At the same time that courts became increasingly deferential to legislatures, the nature of the legislative process was changing. Beginning with the passage of the Interstate Commerce Act in 1887, (42) Congress transferred an ever-increasing regulatory authority to agencies and commissions ostensibly within the executive branch but actually inhabiting a vague area partially within and partially outside the institutions created by Articles I, II, and III. The political revolutions of the Progressive and New Deal eras vastly expanded the growing federal regulatory apparatus. (43) Congress was influenced by the work of James Landis and others who argued that expert policymakers in federal agencies could craft regulations that were more efficient, better tailored to the needs of the modern economy, and better able to respond quickly to change than could Congress. (44) The agencies Congress created held broad rulemaking authority under statutes delegating vague and expansive powers. They instituted policymaking by expert commissioners and were ostensibly insulated from the corrupting influence of politics. In the first half the twentieth century, Landis's vision of government by agency was largely realized.

In the succeeding half-century many of the underlying assumptions that made Landis's program most attractive were substantially undermined. Agencies were established to limit the distorting influence lobbyists and business had over Congress, but it soon became apparent that industry power over agencies was even greater and lobbyists themselves were frequently appointed as expert commissioners. Beginning in the mid-1950s, a number of economists undermined the presumption of regulatory neutrality by discussing the cost-benefit imbalance facing regulated industries and the public at large in interactions with regulatory agencies. Public choice theory and the theory of regulatory capture were both born in this period, as was the revolving door between industry and regulatory bodies. (45)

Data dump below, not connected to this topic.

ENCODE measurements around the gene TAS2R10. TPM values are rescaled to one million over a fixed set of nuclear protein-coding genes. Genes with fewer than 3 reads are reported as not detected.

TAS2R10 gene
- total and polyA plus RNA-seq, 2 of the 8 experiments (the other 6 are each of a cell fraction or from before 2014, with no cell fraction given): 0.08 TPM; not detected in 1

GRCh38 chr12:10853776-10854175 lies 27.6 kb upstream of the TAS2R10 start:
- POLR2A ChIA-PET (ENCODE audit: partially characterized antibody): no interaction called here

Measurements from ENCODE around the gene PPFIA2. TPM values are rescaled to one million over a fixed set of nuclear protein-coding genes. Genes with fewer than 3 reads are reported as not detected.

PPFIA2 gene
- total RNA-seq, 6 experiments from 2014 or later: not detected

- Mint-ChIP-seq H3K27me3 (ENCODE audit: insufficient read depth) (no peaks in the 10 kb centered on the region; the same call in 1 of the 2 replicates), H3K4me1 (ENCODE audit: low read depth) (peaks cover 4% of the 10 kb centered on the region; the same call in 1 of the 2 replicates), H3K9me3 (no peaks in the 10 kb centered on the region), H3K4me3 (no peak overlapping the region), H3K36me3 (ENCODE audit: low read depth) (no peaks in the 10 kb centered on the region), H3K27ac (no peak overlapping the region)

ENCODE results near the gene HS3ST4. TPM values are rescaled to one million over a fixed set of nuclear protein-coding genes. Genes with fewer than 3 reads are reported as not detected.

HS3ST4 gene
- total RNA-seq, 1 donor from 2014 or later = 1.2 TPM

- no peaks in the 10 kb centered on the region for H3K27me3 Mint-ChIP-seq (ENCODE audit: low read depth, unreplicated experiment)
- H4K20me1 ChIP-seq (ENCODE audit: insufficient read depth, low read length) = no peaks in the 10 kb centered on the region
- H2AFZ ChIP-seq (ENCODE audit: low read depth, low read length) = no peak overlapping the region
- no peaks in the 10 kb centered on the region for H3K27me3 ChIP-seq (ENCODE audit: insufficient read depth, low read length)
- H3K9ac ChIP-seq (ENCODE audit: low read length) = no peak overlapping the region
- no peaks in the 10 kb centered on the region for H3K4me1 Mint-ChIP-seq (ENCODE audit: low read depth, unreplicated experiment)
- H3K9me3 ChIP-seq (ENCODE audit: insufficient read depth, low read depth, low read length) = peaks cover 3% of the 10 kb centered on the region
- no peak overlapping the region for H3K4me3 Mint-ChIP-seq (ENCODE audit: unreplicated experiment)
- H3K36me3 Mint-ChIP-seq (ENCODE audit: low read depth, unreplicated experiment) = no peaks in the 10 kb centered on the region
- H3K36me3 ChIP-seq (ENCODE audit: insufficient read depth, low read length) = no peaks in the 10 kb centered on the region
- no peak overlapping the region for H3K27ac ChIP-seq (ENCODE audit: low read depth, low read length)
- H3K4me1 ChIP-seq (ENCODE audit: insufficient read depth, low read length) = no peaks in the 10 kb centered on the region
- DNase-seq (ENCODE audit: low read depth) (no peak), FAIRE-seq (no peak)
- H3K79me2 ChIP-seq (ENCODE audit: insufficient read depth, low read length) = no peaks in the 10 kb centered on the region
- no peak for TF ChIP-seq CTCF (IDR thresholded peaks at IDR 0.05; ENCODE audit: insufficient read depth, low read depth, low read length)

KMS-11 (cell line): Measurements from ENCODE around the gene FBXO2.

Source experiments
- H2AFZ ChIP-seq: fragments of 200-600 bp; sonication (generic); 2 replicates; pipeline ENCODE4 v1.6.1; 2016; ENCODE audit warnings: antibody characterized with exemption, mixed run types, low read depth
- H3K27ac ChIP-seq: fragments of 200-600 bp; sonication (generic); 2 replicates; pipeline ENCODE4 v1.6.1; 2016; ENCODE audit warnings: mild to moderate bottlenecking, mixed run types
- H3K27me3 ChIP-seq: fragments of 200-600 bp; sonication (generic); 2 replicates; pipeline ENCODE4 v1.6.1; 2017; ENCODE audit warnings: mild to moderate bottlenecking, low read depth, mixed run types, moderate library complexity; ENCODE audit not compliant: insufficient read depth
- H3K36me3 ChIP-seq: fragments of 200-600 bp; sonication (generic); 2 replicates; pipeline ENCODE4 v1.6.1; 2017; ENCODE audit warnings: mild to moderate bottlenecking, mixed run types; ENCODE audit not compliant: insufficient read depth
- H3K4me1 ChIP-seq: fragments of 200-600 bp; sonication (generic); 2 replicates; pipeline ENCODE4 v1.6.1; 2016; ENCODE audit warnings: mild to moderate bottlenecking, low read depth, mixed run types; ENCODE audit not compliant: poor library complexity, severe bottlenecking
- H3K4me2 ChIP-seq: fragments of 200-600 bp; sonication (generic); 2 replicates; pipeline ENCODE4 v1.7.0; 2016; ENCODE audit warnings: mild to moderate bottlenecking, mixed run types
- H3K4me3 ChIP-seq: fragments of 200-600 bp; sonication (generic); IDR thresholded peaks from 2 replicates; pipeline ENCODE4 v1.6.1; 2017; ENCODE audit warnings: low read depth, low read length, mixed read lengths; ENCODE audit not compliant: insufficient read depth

Agencies have also shown a surprising willingness to be creative with the authority delegated to them. In 1962, while operating under a statute that gave it no rulemaking power, the Federal Trade Commission amended its internal rules to give itself the ability to promulgate regulations. (46) It then sought to enforce its newly created rules through its pre-existing adjudicative structure. (47) Only after several lower courts overruled its enforcement actions did the agency abandon its rulemaking adventure. (48) Similarly, in 1996 the Food and Drug Administration asserted regulatory authority over the production, sale, and consumption of tobacco products despite a lengthy history of failed amendments in Congress that would have expressly granted it such power. (49) In overturning the agency's rules, the Supreme Court found it "clear that Congress intended to exclude tobacco products from the FDA's jurisdiction." (50) Contrary to the agency's view of its own authority, the Court found it an "inescapable conclusion [] that there is no room for tobacco products within the FDCA's regulatory scheme." (51) Congress eventually addressed the issue by giving the regulatory agency the authority it had sought, (52) but the political climate surrounding tobacco use underwent a considerable shift between 1996, when the FDA first asserted its authority, and 2009, when the agency gained its authority legitimately. The FDA and FTC cases demonstrate several troubling tendencies common to regulatory agencies: first, that in the pursuit of their statutory objectives they may adopt powers not rightfully delegated to them by law; second, that they can easily outpace the political appetite for regulation; third, that regulatory agencies can be effectively controlled by judicial review limiting or restraining their regulatory abilities; and finally that if the people truly desire the ends sought by the overzealous regulator, those ends can be accomplished through the traditional legislative process.

The federal regulatory state is undeniably an enduring feature of modern government. No change in judicial doctrine alone is likely to change that, nor should it. (53) The question is not whether we will continue to have regulatory agencies, but rather how and to what extent Landis's objective of regulatory efficiency can be realized without unduly comprising the fundamental principle of political accountability. As the regulatory process now stands, we have transitioned from a system in which a policy had to overcome the hurdles of bicameralism and presentment before becoming law to one in which bicameralism and presentment stand as barriers to the repeal of laws drafted through agency rulemaking. Where the Constitution's formalized legislative process once served to protect the American people from the diminution of liberty that all regulation entails, it now serves to hamper the people in their efforts to lessen the burdens of regulatory pressure. (54)


The nondelegation doctrine is best known for what it isn't: a successful means of preventing the congressional delegation of legislative authority. Professor Cass Sunstein is far from alone in pointing out the brevity and inconsequentiality of the clause as a serious constitutional doctrine. (55) Nevertheless, it is a doctrine that continues to receive token acknowledgement throughout the field of administrative law (56) and, as we shall see, can make a significant contribution to protecting republican self-government.